ArchiveNational Partnership for Reinventing Government
An Information Sheet for Federal Communicators, Managers, Workers, and Their Partners--Pass It On
What can you do to prepare yourself or your staff for a possible downsizing within your organization? What resources can you tap to help your agency's workforce develop job-hunting skills and strategies or coping skills for those left with the challenge of getting the job done well with fewer people and fewer dollars? How can you maintain productivity and improve customer service while you are letting people go? Help is on the way.
Agencies Must Provide Career Transition Services
Interim regs for the President's Sept. 12, 1995 directive on Career Transition go into effect on Feb. 29. The new program requires agencies to provide services such as resume preparation to their own employees affected by downsizing. They must also offer vacancies to their own surplus or displaced employees before hiring from outside the agency and must select displaced federal workers from other agencies before hiring candidates from outside government. Contact OPM's C.C. Christakos or Susan Shelton at (202) 606-0960.
Federal Executive Boards play an important role in the new program. Here's what's happening in two FEBs:
Portland (Oregon) Federal Executive Board will have an all-day program with exhibits in May, focusing on self-assessment, interviewing, networking, resume writing, and self-employment. "We're also going to market this seminar to our county and state partners," said FEB Executive Director Ron Johnson. "We're also concerned with helping agencies cope with doing more with fewer resources and staff. We want to help employees focus on setting priorities," he said. The event is the first in a series of ongoing services of the FEB Career Transition Committee. Contact Ron Johnson at (503) 326-2060.
New York FEB set up a downsizing task force to look at technology, hold classes on resume writing, and inventory "soft landing" aids to avoid duplication among member agencies. It will sponsor a comprehensive program on March 8 in partnership with the States of New York and New Jersey and the Dept. of Labor's Employment and Training Administration. "We're particularly interested in the services the States can provide, including coming on site to work with employees and adding federal job listings to their computerized listings," said FEB Director Susan Kossin. Contact her at (212) 264-1890.
Defense has recent experience in downsizing, partly because of the Base Realignment and Closure Act in 1990 after the end of the Cold War and partly because of reinventing government. Savings are substantial--$1.9 billion annually for the Navy alone. Some Defense organizations report remarkable achievements in keeping work going and dealing humanely with employees. The story that follows is one example.
Mare Island Naval Shipyard in California--set for closure on April 1, 1996--was able to go from 6,200 employees in March 1993 to about 1,600 now. It got to this point without a reduction-in-force while also completing its shipwork--which it did last April. Now the shipyard is concentrating on closure. About 1,000 of those remaining will be RIFed, but more than half of these are training for new careers.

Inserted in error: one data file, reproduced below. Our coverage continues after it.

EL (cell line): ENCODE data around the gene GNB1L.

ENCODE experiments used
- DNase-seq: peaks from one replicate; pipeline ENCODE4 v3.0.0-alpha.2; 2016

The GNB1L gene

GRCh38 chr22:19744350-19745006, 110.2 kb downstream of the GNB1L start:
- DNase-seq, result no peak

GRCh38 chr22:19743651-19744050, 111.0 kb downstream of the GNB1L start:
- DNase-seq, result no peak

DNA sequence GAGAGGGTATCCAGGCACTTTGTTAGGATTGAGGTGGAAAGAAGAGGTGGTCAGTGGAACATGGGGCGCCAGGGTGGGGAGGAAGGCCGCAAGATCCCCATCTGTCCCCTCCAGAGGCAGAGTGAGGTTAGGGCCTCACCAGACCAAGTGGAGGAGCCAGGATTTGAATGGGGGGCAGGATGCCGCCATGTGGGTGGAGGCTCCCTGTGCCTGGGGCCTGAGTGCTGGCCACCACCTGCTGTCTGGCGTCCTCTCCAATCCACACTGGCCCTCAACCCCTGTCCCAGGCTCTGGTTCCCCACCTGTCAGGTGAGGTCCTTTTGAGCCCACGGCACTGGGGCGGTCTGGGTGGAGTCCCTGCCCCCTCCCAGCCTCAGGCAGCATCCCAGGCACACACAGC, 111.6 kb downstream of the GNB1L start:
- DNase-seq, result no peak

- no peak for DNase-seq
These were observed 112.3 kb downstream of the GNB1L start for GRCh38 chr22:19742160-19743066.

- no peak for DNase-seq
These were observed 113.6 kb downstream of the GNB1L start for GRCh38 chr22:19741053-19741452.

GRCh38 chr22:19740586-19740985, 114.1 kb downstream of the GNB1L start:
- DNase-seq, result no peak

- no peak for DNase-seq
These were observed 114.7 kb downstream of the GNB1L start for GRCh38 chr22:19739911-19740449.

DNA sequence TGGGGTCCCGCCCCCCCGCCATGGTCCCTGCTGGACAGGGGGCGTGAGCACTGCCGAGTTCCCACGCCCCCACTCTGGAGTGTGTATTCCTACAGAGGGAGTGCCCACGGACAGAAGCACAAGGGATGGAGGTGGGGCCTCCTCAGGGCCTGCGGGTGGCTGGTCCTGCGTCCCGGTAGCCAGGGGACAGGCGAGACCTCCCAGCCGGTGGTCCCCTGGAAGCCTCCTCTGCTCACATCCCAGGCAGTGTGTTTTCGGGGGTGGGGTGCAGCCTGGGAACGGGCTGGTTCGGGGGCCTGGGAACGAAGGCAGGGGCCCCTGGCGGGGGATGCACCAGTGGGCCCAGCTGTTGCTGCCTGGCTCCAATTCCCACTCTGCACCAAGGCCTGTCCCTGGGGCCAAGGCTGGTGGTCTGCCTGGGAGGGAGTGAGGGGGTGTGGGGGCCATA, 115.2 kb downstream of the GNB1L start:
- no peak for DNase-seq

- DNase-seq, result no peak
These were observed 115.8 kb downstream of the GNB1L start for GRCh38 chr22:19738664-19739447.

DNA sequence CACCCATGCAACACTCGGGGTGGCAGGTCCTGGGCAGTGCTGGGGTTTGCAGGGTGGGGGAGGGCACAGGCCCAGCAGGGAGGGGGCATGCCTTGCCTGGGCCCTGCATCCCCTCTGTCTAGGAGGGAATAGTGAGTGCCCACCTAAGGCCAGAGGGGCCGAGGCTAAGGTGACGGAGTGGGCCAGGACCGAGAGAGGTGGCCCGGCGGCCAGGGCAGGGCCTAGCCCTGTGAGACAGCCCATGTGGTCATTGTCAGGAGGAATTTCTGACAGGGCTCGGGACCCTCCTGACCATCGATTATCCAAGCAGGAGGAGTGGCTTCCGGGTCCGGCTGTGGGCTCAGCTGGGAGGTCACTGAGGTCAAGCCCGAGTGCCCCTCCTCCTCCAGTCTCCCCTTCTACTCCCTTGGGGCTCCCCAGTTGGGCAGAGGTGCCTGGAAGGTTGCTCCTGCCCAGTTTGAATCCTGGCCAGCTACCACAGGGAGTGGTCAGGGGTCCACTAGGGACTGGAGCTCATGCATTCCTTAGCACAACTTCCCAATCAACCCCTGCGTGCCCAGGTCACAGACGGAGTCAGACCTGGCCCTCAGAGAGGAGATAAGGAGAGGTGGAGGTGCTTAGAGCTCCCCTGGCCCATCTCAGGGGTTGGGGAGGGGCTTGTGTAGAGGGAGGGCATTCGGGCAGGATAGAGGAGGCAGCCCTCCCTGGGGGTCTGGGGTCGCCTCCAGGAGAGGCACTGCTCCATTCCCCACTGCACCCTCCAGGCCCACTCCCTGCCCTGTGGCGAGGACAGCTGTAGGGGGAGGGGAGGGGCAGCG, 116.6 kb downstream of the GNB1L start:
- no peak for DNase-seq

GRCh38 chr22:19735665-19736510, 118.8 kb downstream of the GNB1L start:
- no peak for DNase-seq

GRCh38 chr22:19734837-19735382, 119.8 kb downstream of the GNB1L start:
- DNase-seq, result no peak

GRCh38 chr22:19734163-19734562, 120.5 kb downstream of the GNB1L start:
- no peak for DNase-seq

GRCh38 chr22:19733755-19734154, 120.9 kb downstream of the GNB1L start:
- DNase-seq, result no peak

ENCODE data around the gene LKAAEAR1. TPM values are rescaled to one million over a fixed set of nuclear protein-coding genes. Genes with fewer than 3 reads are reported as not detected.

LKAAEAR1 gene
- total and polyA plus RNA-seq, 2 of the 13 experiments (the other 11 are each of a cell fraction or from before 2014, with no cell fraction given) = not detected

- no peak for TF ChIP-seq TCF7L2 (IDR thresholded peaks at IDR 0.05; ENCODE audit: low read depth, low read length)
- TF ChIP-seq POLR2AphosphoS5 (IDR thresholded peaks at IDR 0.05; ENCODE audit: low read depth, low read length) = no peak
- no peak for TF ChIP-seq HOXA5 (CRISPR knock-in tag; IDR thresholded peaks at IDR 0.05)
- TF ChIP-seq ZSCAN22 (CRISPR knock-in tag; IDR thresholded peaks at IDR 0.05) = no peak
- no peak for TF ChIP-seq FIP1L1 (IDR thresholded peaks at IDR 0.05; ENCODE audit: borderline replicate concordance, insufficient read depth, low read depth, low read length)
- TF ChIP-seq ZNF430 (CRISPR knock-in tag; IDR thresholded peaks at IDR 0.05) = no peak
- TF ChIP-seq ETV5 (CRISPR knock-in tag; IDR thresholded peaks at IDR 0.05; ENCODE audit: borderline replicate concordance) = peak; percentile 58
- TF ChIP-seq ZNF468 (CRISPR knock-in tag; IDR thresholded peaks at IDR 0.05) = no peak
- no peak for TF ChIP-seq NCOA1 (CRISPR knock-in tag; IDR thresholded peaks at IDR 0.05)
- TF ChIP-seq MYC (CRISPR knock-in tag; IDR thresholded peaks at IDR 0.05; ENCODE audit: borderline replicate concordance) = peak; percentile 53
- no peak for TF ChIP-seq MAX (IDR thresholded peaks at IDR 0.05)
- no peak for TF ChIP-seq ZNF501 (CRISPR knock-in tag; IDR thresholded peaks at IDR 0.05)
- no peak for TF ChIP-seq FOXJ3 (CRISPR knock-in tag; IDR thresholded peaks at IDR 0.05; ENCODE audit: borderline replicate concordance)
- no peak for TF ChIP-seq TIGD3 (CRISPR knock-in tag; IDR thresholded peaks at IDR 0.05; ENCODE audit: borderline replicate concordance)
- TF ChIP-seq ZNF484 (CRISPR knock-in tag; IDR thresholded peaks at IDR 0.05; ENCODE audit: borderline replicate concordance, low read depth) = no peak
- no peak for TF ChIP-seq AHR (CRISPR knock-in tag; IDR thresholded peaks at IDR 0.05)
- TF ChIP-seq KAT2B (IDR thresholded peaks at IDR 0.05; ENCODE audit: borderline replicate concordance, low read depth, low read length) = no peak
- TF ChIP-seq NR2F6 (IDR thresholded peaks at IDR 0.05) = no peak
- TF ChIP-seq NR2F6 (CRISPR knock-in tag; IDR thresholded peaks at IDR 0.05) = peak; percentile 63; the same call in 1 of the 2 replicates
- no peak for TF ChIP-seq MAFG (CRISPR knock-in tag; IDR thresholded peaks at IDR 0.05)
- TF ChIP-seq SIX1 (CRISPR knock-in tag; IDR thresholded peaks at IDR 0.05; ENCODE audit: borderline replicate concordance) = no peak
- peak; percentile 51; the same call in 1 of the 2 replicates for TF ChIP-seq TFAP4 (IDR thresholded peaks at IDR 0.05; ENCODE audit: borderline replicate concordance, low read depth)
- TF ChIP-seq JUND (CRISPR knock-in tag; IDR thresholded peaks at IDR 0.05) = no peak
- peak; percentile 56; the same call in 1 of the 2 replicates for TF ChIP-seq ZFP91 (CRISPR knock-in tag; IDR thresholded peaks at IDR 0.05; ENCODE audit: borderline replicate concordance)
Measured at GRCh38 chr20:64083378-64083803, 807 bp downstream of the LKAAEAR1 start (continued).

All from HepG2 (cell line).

The key was using quality leadership principles and involving everyone, including the unions. The shipyard continues to provide education and training, but with a changed focus. Now it provides training in environmental work through a partnership with the University of California and local colleges. Staff are cleaning up the shipyard prior to closure, work that is qualifying them for jobs in the environmental field.
Mare Island has set up a career resource center with career transitional services to prepare its remaining employees to adjust to work outside the shipyard. More than 1,500 have found federal jobs through the Priority Placement Program. For information, call TQL coordinator Valinda Gillis, at (707) 646-5965.
Pamela J. Kidder and Bobbie Ryan, who work for the Total Quality Leadership Office in the office of the Under Secretary of the Navy, wrote a two-part article, "How to Survive in a Downsizing World," that appeared in the Dec. 1995 and Jan.-Feb. 1996 issues of the Journal for Quality and Participation.
Based on interviews with executives from the public and private sectors, the first article discusses what's happening to the workplace in the 90's, new strategies for dealing with the changing work environment, and what skills and attitudes are needed to survive. The second has exercises on work values and long-term career planning. You can access the articles with a PC and modem. Dial the TQLO electronic bulletin board, (703) 602-9094.
Faith Williamson, Director of the Career Management Center at Health and Human Services in Washington, DC, came up with an innovative way to pay resume expert Kathryn Troutman to teach federal employees how to convert their old Standard Form 171s into new federal-style resumes. If their agencies didn't have the funds, participants could pay their own way to the 3-hour workshop.
Faith worked out the details in conjunction with the HHS Program Support Center Administrative Office. "About 20 percent of the 70 participants paid by personal checks made out to HHS," she said. The event was a huge success and Faith is planning another workshop on March 6. It's open to federal employees from other departments and personal payment options are available. Call Faith Williamson at (202) 205-9391.
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